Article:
Canon - Canon Pixma TS8050


Canon Pixma TS8050: the shape changes, the qualities remain

Aprox. 384€

See specifications

Given the excellent reputation of the high-end Pixma of the MG series, we couldn't wait to see if Canon had managed to rework its 3-in-1 in a more compact format without sacrificing their performance. This is the whole purpose of this test devoted to the TS8050.

Positive points

New, more compact format.

Good ergonomics.

High level general finishes.

Quite silent operation.

Large touch screen and simple cutting of menus.

Excellent photo and office printing quality.

Bad points

Weak debits in office automation.

Frequent cleaning of the print heads.

Our review


The TS8050 is one of the 3-in-1 multifunction printers (print, scan, copy) of the Pixma range which have been renewed by Canon at the very end of 2016. It represents, with the TS9050, the top of this new series inkjet printers, which Canon has seen fit to completely rework the design in order to make it more compact.

We therefore discover a product with effectively reduced dimensions, which measures - all shutters closed - only 37.2 x 32.4 x 13.9 cm. It's slightly better than an Epson XP-445, already considered a compact model. It's very simple, the chassis is barely larger than the surface area of the A4 format glass of its flatbed scanner.

Available in black (TS8050), red (TS8052) or brown (TS8053), it is for our part the white model (TS8051) that we received for test. Unsurprisingly, the finishes of this model are of a very high standard. The modernized look going hand in hand with the use of quality plastics and a design that appeared to us to be mastered from start to finish.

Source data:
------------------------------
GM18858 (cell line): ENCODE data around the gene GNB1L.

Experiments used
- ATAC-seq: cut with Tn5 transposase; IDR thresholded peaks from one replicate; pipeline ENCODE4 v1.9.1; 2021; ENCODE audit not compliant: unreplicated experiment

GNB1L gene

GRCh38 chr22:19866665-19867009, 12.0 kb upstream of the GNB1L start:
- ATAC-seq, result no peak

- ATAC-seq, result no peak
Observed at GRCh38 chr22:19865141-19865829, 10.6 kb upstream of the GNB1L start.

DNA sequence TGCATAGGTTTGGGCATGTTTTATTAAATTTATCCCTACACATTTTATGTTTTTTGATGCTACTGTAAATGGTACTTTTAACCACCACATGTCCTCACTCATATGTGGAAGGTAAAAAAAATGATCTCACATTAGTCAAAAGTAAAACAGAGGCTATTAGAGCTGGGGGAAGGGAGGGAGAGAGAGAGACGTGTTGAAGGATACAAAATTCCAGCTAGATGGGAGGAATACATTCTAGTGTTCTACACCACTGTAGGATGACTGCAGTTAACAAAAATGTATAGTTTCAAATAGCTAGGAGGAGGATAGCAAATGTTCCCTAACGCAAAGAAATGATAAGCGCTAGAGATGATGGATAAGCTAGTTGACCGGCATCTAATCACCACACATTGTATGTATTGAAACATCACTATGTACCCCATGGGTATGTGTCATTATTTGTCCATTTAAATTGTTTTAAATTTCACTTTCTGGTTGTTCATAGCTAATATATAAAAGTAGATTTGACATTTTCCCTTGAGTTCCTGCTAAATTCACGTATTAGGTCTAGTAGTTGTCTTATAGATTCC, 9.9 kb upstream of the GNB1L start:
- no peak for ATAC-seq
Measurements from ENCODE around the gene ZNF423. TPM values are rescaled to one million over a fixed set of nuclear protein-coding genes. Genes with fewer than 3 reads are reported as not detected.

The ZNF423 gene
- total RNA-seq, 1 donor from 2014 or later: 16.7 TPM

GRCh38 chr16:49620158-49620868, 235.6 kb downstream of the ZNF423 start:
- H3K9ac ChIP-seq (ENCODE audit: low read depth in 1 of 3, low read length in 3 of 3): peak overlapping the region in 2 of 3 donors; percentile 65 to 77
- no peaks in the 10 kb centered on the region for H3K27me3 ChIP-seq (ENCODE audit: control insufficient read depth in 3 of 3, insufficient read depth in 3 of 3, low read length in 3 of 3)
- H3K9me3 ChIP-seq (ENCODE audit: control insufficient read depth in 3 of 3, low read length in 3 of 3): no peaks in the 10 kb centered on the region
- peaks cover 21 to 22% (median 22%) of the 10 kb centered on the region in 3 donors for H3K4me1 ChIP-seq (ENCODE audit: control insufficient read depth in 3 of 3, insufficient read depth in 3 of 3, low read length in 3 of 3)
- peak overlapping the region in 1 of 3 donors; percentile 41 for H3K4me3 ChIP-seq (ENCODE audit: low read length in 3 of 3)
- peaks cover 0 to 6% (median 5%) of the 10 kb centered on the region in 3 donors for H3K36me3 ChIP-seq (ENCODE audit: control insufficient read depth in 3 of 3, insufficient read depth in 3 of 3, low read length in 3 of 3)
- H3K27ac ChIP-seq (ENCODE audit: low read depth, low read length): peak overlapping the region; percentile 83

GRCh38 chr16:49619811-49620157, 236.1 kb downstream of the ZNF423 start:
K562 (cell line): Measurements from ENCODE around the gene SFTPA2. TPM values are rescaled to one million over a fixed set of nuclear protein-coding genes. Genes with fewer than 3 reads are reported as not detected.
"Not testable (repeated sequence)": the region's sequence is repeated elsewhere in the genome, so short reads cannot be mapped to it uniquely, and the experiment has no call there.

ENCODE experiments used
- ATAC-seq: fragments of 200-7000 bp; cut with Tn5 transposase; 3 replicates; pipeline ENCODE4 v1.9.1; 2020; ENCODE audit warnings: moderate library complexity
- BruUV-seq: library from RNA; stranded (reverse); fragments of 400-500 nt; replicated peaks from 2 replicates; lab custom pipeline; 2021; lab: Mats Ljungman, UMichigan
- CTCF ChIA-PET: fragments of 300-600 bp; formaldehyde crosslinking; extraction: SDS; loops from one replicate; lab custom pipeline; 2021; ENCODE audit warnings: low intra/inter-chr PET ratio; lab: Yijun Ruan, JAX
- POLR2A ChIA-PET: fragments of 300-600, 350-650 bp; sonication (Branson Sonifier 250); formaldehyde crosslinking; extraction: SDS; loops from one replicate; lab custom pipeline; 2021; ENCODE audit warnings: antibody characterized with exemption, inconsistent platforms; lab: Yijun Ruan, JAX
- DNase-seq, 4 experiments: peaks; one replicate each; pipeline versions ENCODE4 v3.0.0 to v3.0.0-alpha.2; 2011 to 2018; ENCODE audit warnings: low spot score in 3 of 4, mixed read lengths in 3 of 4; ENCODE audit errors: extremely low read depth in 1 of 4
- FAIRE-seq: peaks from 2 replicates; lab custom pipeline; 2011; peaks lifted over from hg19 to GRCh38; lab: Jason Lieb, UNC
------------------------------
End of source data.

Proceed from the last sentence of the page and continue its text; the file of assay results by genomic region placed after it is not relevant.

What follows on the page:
The configuration of the printer, which does not offer fax or Ethernet port, is a breeze, knowing that it is enough to be guided by the instructions displayed on the large touch screen 10.8 cm integrated on the front can be tilted 90 °.

We open the cover to install the six ink cartridges - this model, like the TS9050, using additional gray ink and high density black ink to perfect the photo rendering - we print a test page which we then scan to perfect the alignment of the printheads, we take care of configuring the Wi-Fi, installing the drivers and plugging in the USB cable, and we're ready for the tests. Note, as if it were necessary, that the Canon TS8050 manages Wi-Fi Direct and the main cloud printing services.

These operations are an opportunity for us to familiarize ourselves with the new interface and the touch screen which, good news, is readable, contrasted, and above all reactive. Its large size facilitates all adjustment operations and contributes to the overall good ergonomics of the machine. The buttons have completely disappeared from the control panel; only the ignition button remains. Note the presence of an NFC chip to facilitate pairing with a compatible smartphone, as well as that of an SD card reader. Also, on this point, the Canon Print application is well thought out to facilitate certain uses, such as printing photos available on Facebook or Instagram, for example (a new paper format is supported, the 13 x 13 cm Polaroid way).

Going around the printer, we continue to discover one by one the new specifications of this chassis. The connections are strangely positioned in a corner at the rear, at a bevel, which poses no practical concern. A new paper insertion flap appears on the back thanks to a folding guide. It compensates for the deletion of one of the two lower cassettes. There is indeed only one paper cassette with a capacity of 100 sheets on the front, completed by the print drawer for optical media. Note that once positioned so that A4 sheets can be received, this cassette slightly protrudes from the printer chassis.

Another novelty, the Canon Pixma TS8050 uses paper output not a simple flap that unfolds automatically, but a specific motorized module that comes out at the front of the printer. Nothing to say about this system, which is quite practical, but you should know that its deployment takes a good ten seconds. Those in a hurry will choose to leave it out when the printer turns off - yes, it is possible.